• Guidance for Non-Experts: Particularly beneficial for non-expert users, dichotomous keys direct individuals to examine known, significant organisms, aiding in accurate identification even for those unfamiliar with the subject matter.
  • Enhanced Understanding: Through structured questioning and informative feedback, dichotomous keys promote enhanced understanding and engagement, fostering deeper knowledge of the characteristics and traits of various organisms.
  • Efficiency in Identification: By organizing characteristics methodically, dichotomous keys facilitate efficient and systematic identification processes, saving time and resources in both educational and research settings.

Obstacles of Dichotomous Keys

Using keys for identification purposes can present several challenges, including:

  • Limited distinguishing forms: Keys may only identify certain forms of the same species, such as males or specific instars of larvae, limiting their applicability.
  • Incomplete coverage of the characteristics: Some species or groups, particularly those that are difficult to define or poorly studied, may be absent from the key or mentioned only briefly.
  • Differing observation conditions: A few keys provide information about necessary observation conditions like lighting or magnification, potentially causing issues in accurately assessing certain characteristics.
  • Language as a Barrier: Many keys are available in only one language, and translations may be inaccurate or incomplete, leading to confusion.
  • Obsolescence: Older keys may lack information about recently described species and may contain outdated species names.

Additionally, using a dichotomous key can sometimes result in none of the choices being correct, as the clues are based on general information that may not apply to every individual specimen.

Summary (Key Takeaways)

  • Dichotomous key is the most employed classification method.
  • Dichotomous keys excel in identifying organisms belonging to closely- related groups, though complications may arise when similar species inhabit the same geographic area, necessitating precise observation for accurate choices.
  • Factors such as qualitative (physical attributes) and quantitative ( number of features) considerations are taken into account during key creation.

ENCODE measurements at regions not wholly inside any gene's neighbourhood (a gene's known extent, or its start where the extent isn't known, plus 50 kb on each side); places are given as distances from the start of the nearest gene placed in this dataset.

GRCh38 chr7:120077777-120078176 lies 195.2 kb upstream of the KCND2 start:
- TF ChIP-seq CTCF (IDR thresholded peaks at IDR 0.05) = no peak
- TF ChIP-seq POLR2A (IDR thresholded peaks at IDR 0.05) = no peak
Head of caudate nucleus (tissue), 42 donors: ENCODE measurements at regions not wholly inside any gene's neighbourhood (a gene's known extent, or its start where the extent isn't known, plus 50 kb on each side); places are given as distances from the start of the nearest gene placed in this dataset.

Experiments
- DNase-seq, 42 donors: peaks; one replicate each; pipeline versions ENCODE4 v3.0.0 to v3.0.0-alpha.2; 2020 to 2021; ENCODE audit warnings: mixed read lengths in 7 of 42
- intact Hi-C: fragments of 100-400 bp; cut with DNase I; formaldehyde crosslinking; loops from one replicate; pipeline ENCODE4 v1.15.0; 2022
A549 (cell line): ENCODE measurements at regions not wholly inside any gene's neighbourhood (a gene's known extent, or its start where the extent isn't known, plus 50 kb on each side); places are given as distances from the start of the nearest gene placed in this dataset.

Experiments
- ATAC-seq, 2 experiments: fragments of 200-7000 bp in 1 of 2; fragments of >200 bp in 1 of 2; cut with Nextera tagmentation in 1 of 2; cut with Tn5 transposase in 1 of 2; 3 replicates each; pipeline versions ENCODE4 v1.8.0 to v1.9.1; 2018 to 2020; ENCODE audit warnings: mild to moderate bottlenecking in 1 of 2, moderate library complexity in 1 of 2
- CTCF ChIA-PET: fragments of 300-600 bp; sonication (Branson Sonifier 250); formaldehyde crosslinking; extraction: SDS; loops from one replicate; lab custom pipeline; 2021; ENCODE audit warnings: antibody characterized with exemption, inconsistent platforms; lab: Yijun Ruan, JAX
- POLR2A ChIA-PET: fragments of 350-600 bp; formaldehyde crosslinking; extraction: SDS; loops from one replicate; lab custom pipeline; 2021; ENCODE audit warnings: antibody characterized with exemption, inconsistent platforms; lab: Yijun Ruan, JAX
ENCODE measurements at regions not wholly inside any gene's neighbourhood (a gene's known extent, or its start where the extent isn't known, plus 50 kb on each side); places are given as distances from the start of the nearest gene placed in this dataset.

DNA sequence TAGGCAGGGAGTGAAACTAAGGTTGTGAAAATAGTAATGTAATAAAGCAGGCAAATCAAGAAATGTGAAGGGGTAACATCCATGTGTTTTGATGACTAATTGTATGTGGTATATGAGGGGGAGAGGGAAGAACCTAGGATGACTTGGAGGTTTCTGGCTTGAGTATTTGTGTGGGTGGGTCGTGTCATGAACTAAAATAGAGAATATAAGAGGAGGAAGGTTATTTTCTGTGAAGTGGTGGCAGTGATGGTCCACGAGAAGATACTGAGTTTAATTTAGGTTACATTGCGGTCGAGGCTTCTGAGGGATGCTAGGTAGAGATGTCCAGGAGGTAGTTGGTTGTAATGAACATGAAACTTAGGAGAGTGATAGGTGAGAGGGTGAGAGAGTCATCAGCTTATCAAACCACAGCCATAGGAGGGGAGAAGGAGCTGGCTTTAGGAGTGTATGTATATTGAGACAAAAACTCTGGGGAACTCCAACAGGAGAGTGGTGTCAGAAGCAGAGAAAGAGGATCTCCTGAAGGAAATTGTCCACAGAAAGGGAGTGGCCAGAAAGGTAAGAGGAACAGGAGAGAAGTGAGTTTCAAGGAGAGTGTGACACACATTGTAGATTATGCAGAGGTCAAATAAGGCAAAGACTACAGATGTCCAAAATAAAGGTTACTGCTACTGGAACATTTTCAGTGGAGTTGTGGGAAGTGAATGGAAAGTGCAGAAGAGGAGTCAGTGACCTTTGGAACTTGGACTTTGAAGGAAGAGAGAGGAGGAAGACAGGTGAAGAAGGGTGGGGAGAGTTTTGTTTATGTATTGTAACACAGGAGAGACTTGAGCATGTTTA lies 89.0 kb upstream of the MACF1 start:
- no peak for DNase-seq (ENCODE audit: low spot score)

• Dichotomous keys can be presented graphically (branching flowcharts) or in written format (paired statements), primarily utilized for identifying plant and animal species based on observable characteristics.
  • The dichotomous key is used mainly for the identification process particularly aiding in biodiversity studies.

References

  1. Byju’s. https://byjus.com/question-answer/what-is-dichotomous-key-used-in-the-classification-and-identification-of-organisms/
  2. Dichotomous key. (2019). Biology dictionary. Retrieved from https://biologydictionary.net/dichotomous-key/
  3. Dichotomous key. (2023). Creately. Retrieved from https://creately.com/guides/what-is-a-dichotomous-key/
  4. Dichotomous Key. Oregon State University. Retrieved from https://treespnw.forestry.oregonstate.edu/dichotomous_key.html
  5. Dichotomous Keys. Herbarium. University of Wisconsin Green Bay. Retrieed from https://www.uwgb.edu/herbarium/dichotomous-keys/
  6. How to use a Dichotomous Key. Retrieved from https://www.hanovercounty.gov/DocumentCenter/View/3803/How-to-Use-a-Dichotomous-Key-PDF
  7. Hubbard, R. N. L. B. (1992). Dichotomous keys for the identification of the major Old World crops. Review of Palaeobotany and Palynology, 73(1-4), 105-115.
  8. Introduction to dichotomous keys. KPU Book press. https://kpu.pressbooks.pub/plant-identification/chapter/introduction-to-dichotomous-keys/
  9. Ramuthi, D. (2023). What is Dichotomous key and how to make one?. Retrieved from https://venngage.com/blog/dichotomous-key/#10
  10. Shipunov, A. Dichotomous Keys. Libretexts Biology. Retrieved from https://bio.libretexts.org/Bookshelves/Botany/Introduction_to_Botany_(Shipunov)/10%3A_Methods_of_Taxonomy_and_Diagnostics/10.03%3A_Dichotomous_keys
  11. Timme, S. L. (1991). How to construct and use a dichotomous key. Tested studies for laboratory teaching, 12, 218. Retrieved from https://irrec.ifas.ufl.edu/media/irrecifasufledu/teach-aquaculture-/Timme-1991-How-to-Construct-a-Dichotomous-Key.pdf
  12. What is Dichotomous key: Definition, examples. Weje. Retrieved from https://weje.io/blog/dichotomous-key

About Author

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Agrani Paudel

Agrani Paudel is doing her B.Sc. in Microbiology from St. Xavier’s College, Kathmandu, Nepal. She is also working as a President of Alumni Club, Department of Microbiology, SXC Alumni Forum, St. Xavier’s College. She did her mini thesis on the topic, "Isolation and Identification of Multi-Drug Resistant E. coli and Salmonella in Feral Pigeons’ Droppings". She also published her review on the topics, "Pre-leukemic Cell Detection and Leukemic Transformation of a Normal Marrow Cell: A Mini-Review".